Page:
1. For extension of the Cuttack-Kujang Road near Gopalpur, a notification was issued by Government on 26-4-1963 for acquiring 0.08 decimals of homestead land out of plot No. 608 appertaining to khata No. 222 of village Gopalpur, belonging to the respondents. On the said plot of land stood a house The Land Acquisition Officer fixed Rupees 400/- as value of the homestead land at the rate of Rs. 5000/- per acre and the value of the house at Rs. 15,306/-. To this amount of Rs. 15,706/- was added the statutory compensation calculated at 15 per cent. payable under Section 23(2) of the Land Acquisition Act, 1894 (hereinafter to be referred to as the Act). A sum of Rs. 18,827.20 p. in all was offered to the respondents which the latter accepted under protest, and on their request a reference was made by the Collector under Section 18 of the Act. The Subordinate Judge, Cuttack after necessary enquiry fixed the valuation of the land at Rs. 460/- and of the house at Rs. 30,000/- and together with the statutory compensation of fifteen per cent. payable thereon held that a total of Rs. 35,020-00 is payable to the respondents. Deducting the amount of Rupees18,827-20 p. already received by them, he directed payment of the balance of Rs. 16,201-80 p. together with interest at the rate of 6 per cent. per annum thereon from the date of taking over possession till payment. Being aggrieved by this decision, the State of Orissa has filed this appeal.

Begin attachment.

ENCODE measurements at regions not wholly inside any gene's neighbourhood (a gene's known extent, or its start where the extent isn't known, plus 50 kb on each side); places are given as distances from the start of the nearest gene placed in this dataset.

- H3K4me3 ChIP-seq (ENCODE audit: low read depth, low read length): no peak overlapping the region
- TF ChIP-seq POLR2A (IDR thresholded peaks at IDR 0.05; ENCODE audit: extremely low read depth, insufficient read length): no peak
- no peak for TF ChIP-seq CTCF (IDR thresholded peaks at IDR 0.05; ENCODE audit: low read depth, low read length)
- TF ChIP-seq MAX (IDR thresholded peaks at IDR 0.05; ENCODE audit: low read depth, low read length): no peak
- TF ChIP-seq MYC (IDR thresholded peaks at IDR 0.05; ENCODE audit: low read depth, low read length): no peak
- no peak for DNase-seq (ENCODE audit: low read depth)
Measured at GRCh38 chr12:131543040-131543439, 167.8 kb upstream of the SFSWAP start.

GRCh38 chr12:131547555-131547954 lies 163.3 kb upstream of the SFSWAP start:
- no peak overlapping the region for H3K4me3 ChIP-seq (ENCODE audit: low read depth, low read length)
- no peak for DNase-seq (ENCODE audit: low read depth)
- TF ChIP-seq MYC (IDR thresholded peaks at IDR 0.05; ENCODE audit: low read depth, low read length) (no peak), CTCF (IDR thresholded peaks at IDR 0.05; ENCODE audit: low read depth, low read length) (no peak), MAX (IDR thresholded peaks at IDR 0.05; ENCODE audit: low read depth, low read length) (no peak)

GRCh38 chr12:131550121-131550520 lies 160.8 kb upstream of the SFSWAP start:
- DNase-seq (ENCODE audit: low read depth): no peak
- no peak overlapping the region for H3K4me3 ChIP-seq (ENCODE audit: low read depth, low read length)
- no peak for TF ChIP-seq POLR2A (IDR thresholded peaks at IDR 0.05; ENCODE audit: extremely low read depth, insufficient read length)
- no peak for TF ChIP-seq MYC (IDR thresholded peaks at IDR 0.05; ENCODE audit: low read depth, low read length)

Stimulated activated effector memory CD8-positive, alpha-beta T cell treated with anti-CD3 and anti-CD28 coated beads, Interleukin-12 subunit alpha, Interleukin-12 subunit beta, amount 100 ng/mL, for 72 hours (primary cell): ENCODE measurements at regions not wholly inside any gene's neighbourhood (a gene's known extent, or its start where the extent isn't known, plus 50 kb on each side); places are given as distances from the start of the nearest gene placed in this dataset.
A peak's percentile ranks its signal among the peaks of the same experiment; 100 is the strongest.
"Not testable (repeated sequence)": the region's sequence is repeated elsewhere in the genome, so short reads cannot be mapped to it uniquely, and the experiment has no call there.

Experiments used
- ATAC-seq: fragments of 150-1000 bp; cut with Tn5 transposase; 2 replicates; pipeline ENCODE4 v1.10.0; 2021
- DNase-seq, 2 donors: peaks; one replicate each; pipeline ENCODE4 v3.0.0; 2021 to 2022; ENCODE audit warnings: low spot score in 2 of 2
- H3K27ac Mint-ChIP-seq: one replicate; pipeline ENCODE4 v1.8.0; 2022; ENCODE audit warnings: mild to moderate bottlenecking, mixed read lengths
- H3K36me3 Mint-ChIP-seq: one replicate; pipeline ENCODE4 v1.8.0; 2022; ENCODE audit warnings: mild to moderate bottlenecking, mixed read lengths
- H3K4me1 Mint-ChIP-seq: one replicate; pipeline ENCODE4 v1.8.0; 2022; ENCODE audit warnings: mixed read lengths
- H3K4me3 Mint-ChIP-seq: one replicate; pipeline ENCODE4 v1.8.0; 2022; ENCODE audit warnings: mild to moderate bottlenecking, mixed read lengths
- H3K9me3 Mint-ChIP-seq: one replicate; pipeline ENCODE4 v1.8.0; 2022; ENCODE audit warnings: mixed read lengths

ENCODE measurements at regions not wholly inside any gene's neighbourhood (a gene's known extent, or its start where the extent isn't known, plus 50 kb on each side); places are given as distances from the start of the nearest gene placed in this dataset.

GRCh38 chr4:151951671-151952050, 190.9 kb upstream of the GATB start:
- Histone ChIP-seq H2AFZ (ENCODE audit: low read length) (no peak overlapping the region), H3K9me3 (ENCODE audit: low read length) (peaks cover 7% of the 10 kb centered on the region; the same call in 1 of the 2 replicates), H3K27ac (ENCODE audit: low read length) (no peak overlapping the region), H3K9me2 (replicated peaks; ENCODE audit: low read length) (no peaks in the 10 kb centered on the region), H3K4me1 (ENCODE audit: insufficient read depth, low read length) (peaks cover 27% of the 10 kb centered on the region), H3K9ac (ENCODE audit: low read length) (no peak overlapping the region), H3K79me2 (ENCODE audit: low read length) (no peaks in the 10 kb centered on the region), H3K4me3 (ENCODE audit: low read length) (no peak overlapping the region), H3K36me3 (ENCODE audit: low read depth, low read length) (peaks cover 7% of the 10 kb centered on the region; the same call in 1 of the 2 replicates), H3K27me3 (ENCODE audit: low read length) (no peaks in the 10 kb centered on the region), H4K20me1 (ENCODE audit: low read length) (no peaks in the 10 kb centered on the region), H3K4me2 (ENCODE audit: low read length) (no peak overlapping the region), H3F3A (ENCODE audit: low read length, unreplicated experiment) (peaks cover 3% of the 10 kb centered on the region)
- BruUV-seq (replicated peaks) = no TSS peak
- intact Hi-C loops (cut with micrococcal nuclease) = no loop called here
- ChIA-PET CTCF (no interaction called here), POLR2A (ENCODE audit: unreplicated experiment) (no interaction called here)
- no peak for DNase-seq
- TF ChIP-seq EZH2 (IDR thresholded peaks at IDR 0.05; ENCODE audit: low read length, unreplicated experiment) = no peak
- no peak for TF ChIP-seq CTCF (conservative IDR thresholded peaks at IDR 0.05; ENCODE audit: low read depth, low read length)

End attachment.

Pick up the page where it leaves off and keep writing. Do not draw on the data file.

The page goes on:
2. The learned Subordinate Judge held that the market value of the land would be Rs. 400/- and to this amount he added fifteen per cent. thereof towards the potential value and thus arrived at the figure of Rs. 460/-. Similarly, in res-pect of the house, he fixed the market value thereof together with its potential value at Rs. 30,000/-. The correctness of the value of the house as fixed by the learned subordinate Judge is now challenged before us on behalf of the State.
3. In determining the amount of compensation to be awarded for land acquired under the Act, the Court is to take into consideration the market value of the land at the date of publication of the notification under Section 4, Sub-section (1). The method of valuation of the land so acquired may be classified under three heads:--
(1) The opinion of the valuers or experts
(2) The price paid within a reasonable time of the material date in bona fide transactions of purchase of lands in the neighbourhood and possessing similar advantages; and
(3) By capitalising the net annual income from the land.